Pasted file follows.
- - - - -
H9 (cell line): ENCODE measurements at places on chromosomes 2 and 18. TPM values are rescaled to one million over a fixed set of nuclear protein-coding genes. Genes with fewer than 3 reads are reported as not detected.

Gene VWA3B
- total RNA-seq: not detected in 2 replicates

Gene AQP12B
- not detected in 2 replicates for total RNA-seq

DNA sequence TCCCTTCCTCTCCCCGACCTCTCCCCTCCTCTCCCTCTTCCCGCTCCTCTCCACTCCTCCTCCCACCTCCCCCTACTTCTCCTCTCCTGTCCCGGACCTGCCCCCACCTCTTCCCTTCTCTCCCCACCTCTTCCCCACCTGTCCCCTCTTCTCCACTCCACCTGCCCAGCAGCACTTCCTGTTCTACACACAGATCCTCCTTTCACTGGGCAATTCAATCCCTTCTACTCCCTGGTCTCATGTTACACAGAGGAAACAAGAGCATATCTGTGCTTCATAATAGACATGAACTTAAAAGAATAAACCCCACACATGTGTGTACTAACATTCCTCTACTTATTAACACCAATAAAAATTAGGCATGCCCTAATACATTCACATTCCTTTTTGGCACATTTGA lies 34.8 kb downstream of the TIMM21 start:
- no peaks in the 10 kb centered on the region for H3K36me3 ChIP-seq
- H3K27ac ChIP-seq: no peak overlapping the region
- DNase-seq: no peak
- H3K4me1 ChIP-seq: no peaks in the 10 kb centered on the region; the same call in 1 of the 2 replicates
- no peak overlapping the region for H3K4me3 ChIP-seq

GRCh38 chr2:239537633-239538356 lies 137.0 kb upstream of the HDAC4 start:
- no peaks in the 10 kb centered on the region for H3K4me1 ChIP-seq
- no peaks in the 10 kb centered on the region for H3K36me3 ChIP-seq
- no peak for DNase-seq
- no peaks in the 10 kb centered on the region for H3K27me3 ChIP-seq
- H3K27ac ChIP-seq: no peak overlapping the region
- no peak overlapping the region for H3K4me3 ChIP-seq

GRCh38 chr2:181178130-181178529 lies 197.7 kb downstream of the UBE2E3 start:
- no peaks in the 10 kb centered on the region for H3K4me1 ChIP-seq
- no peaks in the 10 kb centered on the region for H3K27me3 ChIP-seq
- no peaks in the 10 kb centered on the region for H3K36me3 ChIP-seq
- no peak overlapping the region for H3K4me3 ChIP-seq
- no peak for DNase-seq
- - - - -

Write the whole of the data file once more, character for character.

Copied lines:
H9 (cell line): ENCODE measurements at places on chromosomes 2 and 18. TPM values are rescaled to one million over a fixed set of nuclear protein-coding genes. Genes with fewer than 3 reads are reported as not detected.

Gene VWA3B
- total RNA-seq: not detected in 2 replicates

Gene AQP12B
- not detected in 2 replicates for total RNA-seq

DNA sequence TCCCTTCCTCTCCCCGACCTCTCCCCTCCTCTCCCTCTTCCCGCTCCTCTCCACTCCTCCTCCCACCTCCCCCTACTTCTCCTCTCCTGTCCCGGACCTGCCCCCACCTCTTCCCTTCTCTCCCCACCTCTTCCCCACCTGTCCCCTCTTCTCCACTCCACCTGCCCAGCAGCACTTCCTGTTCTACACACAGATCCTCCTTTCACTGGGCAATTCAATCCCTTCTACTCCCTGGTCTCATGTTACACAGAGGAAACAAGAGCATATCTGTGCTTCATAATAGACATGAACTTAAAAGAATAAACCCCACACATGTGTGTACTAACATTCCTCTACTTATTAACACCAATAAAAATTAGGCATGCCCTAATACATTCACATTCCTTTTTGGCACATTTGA lies 34.8 kb downstream of the TIMM21 start:
- no peaks in the 10 kb centered on the region for H3K36me3 ChIP-seq
- H3K27ac ChIP-seq: no peak overlapping the region
- DNase-seq: no peak
- H3K4me1 ChIP-seq: no peaks in the 10 kb centered on the region; the same call in 1 of the 2 replicates
- no peak overlapping the region for H3K4me3 ChIP-seq

GRCh38 chr2:239537633-239538356 lies 137.0 kb upstream of the HDAC4 start:
- no peaks in the 10 kb centered on the region for H3K4me1 ChIP-seq
- no peaks in the 10 kb centered on the region for H3K36me3 ChIP-seq
- no peak for DNase-seq
- no peaks in the 10 kb centered on the region for H3K27me3 ChIP-seq
- H3K27ac ChIP-seq: no peak overlapping the region
- no peak overlapping the region for H3K4me3 ChIP-seq

GRCh38 chr2:181178130-181178529 lies 197.7 kb downstream of the UBE2E3 start:
- no peaks in the 10 kb centered on the region for H3K4me1 ChIP-seq
- no peaks in the 10 kb centered on the region for H3K27me3 ChIP-seq
- no peaks in the 10 kb centered on the region for H3K36me3 ChIP-seq
- no peak overlapping the region for H3K4me3 ChIP-seq
- no peak for DNase-seq